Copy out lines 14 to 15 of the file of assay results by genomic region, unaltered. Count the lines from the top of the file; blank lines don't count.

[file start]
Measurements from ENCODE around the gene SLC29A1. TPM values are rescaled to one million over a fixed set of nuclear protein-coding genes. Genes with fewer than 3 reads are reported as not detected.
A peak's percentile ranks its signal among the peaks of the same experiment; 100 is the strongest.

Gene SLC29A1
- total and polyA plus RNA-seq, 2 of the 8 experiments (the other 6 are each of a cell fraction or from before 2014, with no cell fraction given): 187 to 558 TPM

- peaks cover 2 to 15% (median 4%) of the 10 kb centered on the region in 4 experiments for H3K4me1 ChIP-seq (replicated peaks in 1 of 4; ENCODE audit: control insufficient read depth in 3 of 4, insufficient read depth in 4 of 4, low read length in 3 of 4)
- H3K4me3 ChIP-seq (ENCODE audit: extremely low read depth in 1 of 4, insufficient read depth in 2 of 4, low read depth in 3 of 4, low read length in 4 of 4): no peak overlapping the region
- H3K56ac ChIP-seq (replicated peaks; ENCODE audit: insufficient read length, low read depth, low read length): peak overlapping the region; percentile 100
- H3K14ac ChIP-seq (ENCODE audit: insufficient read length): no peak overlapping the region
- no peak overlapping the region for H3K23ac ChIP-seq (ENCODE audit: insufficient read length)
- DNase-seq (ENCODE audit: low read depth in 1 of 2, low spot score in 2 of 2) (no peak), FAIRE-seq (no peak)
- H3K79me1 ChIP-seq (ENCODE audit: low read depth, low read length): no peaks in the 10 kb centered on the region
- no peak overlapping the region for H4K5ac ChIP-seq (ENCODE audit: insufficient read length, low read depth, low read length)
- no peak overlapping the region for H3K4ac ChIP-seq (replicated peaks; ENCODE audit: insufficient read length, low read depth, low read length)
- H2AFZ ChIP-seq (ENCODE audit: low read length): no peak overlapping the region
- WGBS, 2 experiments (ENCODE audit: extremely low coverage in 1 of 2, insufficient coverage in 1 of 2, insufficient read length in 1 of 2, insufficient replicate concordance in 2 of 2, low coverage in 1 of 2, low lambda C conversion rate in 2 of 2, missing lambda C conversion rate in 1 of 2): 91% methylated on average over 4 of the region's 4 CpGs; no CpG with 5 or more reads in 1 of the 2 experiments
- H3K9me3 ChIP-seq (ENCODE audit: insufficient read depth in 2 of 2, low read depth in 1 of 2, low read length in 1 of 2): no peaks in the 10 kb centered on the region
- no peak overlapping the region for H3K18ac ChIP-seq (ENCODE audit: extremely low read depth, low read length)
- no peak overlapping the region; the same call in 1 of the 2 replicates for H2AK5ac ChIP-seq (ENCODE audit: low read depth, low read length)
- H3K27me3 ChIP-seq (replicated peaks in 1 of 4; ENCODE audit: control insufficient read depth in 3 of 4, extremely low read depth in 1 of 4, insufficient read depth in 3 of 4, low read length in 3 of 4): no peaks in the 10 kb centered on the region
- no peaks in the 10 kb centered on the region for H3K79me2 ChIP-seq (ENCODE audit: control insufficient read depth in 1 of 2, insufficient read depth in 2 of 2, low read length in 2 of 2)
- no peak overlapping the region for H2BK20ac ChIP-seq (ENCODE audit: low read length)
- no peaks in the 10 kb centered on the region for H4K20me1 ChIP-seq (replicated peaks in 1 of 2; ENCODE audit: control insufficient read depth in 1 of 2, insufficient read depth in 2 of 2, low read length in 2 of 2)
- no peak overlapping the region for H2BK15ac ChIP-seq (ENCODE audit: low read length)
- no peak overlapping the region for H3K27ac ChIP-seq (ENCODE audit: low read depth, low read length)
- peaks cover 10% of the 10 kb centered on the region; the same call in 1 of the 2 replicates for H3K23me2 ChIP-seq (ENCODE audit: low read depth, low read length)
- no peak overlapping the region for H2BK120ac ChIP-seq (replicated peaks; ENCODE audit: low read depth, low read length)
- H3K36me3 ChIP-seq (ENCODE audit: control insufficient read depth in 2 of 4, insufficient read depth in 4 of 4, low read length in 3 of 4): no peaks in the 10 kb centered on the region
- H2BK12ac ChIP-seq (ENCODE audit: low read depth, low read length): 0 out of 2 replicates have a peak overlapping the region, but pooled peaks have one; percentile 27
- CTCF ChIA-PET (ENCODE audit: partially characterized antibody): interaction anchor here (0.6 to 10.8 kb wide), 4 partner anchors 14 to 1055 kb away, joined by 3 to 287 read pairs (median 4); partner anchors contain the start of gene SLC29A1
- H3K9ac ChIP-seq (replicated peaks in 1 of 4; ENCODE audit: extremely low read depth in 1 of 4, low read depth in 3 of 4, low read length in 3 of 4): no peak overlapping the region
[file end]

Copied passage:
- H2AFZ ChIP-seq (ENCODE audit: low read length): no peak overlapping the region
- WGBS, 2 experiments (ENCODE audit: extremely low coverage in 1 of 2, insufficient coverage in 1 of 2, insufficient read length in 1 of 2, insufficient replicate concordance in 2 of 2, low coverage in 1 of 2, low lambda C conversion rate in 2 of 2, missing lambda C conversion rate in 1 of 2): 91% methylated on average over 4 of the region's 4 CpGs; no CpG with 5 or more reads in 1 of the 2 experiments